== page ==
Spatio-temporal changes in density and distribution of burrow-nesting seabird colonies after rat eradication

The size and distribution of colonies of burrow-nesting petrels is thought to be limited partly by the availability of suitable breeding habitat and partly by predation. Historically, the availability of safe nesting habitat was restricted in New Zealand, due to the introduction of rats by humans. More recently, however, habitat has been restored by rat eradication. Petrel colony growth is mediated by both positive and negative density dependence, although it is unclear if, or how, density dependence will affect patterns in post-eradication colony recovery.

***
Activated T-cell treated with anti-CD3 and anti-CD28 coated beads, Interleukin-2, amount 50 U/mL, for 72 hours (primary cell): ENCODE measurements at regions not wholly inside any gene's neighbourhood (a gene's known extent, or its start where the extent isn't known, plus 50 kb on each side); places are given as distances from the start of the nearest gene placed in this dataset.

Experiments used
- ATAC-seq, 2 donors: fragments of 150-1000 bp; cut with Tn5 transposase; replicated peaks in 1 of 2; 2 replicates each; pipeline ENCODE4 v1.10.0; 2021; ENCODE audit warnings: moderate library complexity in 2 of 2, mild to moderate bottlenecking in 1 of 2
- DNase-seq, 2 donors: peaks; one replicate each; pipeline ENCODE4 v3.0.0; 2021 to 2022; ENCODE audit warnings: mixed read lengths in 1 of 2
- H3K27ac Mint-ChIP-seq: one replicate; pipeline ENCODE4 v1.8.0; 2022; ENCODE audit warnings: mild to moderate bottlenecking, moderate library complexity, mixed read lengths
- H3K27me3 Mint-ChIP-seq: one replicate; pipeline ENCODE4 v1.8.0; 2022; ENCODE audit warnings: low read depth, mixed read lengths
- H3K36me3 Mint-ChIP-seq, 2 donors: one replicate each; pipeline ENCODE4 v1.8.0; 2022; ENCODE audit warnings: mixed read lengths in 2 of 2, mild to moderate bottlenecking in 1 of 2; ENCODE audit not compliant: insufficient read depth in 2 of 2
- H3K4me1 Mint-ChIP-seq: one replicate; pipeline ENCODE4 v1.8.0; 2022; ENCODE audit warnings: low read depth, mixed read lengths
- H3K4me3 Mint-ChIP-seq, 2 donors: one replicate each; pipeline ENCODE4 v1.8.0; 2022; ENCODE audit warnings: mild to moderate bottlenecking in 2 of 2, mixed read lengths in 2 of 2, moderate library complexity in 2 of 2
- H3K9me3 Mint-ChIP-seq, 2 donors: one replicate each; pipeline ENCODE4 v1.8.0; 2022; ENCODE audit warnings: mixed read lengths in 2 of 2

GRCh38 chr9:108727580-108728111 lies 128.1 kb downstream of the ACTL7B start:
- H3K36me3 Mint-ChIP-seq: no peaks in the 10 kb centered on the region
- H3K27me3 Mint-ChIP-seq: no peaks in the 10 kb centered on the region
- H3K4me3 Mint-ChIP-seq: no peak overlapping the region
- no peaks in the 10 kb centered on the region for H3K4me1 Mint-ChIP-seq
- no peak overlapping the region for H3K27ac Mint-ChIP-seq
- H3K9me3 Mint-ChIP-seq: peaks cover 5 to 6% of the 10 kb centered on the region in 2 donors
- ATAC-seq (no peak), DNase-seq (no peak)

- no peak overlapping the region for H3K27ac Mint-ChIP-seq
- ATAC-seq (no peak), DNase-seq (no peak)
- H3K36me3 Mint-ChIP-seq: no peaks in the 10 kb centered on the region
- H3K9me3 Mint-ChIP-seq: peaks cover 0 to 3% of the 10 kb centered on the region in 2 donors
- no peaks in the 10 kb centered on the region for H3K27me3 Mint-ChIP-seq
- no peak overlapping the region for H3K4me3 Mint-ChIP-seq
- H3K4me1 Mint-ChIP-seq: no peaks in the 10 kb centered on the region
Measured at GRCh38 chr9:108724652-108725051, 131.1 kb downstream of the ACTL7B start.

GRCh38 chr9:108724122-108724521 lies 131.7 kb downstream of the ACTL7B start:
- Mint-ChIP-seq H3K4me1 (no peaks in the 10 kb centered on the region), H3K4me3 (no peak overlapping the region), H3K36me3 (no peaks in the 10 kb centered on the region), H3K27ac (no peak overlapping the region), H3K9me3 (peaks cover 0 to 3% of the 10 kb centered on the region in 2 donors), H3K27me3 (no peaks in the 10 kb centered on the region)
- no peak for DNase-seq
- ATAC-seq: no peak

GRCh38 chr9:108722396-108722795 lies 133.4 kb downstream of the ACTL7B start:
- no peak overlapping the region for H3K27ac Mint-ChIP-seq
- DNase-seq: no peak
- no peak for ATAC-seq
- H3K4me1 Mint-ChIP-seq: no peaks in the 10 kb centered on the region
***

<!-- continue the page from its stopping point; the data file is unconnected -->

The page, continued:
Sooty shearwater (Puffinus griseus) harvest intensity and selectivity on Poutama Island, New Zealand

Rakiura Maori annually harvest sooty shearwater (Puffinus griseus) chicks from islands in Foveaux Strait and adjacent to Stewart Island, New Zealand. Chick availability and the number of chicks harvested were estimated during the 1994 and 1995 seasons on Poutama (Evening Island). Burrow entrance densities estimated using circular plots were significantly higher in 1994 (0.45 ± 0.03 per m) than in 1995 (0.41 ± 0.03 per m). A similar burrow entrance density (0.45 ± 0.04 per m) was obtained in 1995 using a transect sampling technique.